The other week, I made the decision to purchase train tickets for a 4AM journey down to London, just a few days before all of my university coursework was due. As with many other activists across the country, I was off to spend the first day of December in Richmond Park talking to voters for the parliamentary by-election taking place there. Some people might call that a stupid decision – and they’re probably correct – but there is an important reason as to why I did it. It’s the same reason that I trudged the streets of Norwich in May and again in June this year putting bits of paper through letter boxes and knocking on doors as I went around. I believe that traditional political campaigning holds the key to winning elections.Continue Reading

AFTER TRUMP AND BREXIT, THE LEFT NEEDS TO REDISCOVER CLASS ANGER

By Robyn Banks

I’m in the break room at work choking on my out of date sandwich. I’ve just been informed by two of my colleagues- good, down to earth working class people who probably think I bang on about my degree too much- that Boris Johnson is a “lad”, and I have no idea what to say. But none of us have any money, I want to shout. And he wants us to have less! Before I can respond, the conversation moves on to laughing about his hair, which is much more tolerable. Later, as I complain about Trumps victory, I am told that all I want is for “everyone to sit in a circle and hold hands”.

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SOME WORRIES, MATE: THE ONGOING AUSTRALIAN ELECTION

by Zoe Harding

Who’s the Australian prime minister?

Don’t worry if you don’t know. In addition to Australia being very far away, it’s rarely covered by either the British or American media unless someone’s found an entertaining new way of being killed by the wildlife. Even in the digital age, Australia is culturally and politically isolated from the Anglophone western world, marginalised by the sensationalised nightmare of American politics and Anglo-American cultural dominance.

The other reason you might not know is because Australian politics is a turbulent sea of leadership challenges and political manoeuvring. Since 2007 five different prime ministers have been in office — Labor’s Kevin Rudd from 2007 to 2010, was deposed by Julia Gillard, who led a different Labor government until 2013 when Rudd pushed her out again. The infighting was one of the reasons for the rise of the infamous Tony Abbot later in 2013, who ruled for two years before being booted out of office by Malcom Turnbull, the current Liberal Prime Minister, in September 2015.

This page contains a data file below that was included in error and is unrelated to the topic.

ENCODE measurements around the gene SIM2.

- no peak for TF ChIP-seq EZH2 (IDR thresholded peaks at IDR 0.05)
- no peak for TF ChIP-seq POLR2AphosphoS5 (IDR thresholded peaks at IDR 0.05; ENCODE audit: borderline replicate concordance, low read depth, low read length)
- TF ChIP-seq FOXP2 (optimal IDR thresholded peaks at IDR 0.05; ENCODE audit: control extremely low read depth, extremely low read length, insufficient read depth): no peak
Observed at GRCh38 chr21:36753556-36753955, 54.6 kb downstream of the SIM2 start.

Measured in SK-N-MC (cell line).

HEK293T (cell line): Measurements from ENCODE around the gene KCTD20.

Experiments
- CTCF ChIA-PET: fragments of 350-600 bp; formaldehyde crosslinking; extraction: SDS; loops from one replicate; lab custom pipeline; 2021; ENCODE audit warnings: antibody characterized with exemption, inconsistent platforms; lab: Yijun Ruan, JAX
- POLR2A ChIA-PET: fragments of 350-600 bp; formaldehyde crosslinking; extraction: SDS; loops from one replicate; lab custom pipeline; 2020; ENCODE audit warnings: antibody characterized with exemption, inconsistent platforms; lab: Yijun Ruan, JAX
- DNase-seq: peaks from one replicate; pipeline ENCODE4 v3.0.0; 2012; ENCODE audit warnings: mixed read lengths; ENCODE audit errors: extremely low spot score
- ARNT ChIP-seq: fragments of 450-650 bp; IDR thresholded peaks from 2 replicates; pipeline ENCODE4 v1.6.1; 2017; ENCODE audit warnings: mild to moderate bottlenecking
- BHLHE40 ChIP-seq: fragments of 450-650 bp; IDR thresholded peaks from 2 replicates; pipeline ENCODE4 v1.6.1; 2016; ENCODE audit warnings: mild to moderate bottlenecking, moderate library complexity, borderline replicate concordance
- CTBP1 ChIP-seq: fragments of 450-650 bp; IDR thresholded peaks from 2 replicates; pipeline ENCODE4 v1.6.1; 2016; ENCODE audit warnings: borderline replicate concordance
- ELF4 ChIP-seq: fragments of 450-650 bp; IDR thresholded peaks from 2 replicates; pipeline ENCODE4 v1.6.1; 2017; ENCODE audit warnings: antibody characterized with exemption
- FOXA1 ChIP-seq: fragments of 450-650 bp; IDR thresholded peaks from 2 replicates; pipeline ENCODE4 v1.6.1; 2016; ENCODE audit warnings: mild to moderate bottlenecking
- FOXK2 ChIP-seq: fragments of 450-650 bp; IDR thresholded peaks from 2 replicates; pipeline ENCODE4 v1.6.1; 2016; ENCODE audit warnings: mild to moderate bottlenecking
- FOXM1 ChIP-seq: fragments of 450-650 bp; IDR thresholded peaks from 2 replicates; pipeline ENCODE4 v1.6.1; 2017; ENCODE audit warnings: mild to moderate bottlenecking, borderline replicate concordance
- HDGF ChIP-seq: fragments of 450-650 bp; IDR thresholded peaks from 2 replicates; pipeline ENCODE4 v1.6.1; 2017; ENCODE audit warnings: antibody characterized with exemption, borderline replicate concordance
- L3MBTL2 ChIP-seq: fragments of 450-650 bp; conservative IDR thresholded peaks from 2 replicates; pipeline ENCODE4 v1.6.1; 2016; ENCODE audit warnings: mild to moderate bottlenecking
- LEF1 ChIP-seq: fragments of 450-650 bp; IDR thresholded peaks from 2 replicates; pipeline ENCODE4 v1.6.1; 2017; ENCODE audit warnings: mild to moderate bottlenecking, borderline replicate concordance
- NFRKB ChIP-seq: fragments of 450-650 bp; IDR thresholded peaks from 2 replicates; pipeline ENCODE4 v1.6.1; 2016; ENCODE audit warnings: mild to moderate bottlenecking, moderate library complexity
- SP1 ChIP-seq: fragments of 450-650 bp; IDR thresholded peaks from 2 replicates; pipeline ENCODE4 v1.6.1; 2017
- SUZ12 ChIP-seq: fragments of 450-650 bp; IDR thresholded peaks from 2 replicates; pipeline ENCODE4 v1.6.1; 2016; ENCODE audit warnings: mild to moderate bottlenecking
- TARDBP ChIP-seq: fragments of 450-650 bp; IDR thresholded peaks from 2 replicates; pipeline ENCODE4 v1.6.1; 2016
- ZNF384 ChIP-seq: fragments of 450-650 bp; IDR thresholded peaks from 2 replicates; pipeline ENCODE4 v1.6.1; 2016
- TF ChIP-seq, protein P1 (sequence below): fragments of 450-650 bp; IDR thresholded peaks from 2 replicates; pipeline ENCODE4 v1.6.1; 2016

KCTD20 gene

Last week, a federal election began across the country to elect all 226 members of the Australian parliament.Continue Reading

‘DEVOLUTION’ AND THE TRIUMPH OF TORY DOUBLESPEAK

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by Olivia Hanks

“Let local people decide!” urged George Osborne in his budget speech last summer, as he announced details of his plans for English devolution. What an excellent idea, as, on the face of it, almost everyone across the political spectrum agreed. Unfortunately, local people did not ask for devolution, had no say in deciding its form or content, were kept entirely in the dark about negotiations, and, in the case of East Anglia, are now to be ‘consulted’ on a deal of whose existence they are probably unaware and which, the Treasury has confirmed, there will be no opportunity to amend.

Report after report, from councils, public sector bodies and journalists, has enthused about the ‘golden opportunity’ to give local people a say in the decisions that affect them. Even those expressing serious reservations have praised the ‘principle’ of devolution — ignoring the glaring fact that when you examine the detail of the Cities and Local Government Devolution Act, or of individual ‘deals’, this principle is conspicuous by its absence.Continue Reading

CORBYN OR REVOLUTION

by Robyn Banks

They said he was unelectable. Throughout Corbyn’s rise to labour leader, those of us who supported him were continually told not to. Conservative commentators watched in angst, and told us it would never happen, and the right wing of the labour party begged members to vote for somebody more moderate, more appealing to the wider electorate, more ‘electable’. But, still, he garnered 59.5% of votes in the 2015 Labour leadership election. 87,000 people joined the labour party after his victory, and more than half of labour members this January had joined since the last election, with many signing up in order to vote for him in the leadership race. 13,000 more have joined this week to support him. It’s clear that he offers something that many people want.Continue Reading

RODRIGO DUTERTE: PRO LGBT, PROLETARIAT DICTATORSHIP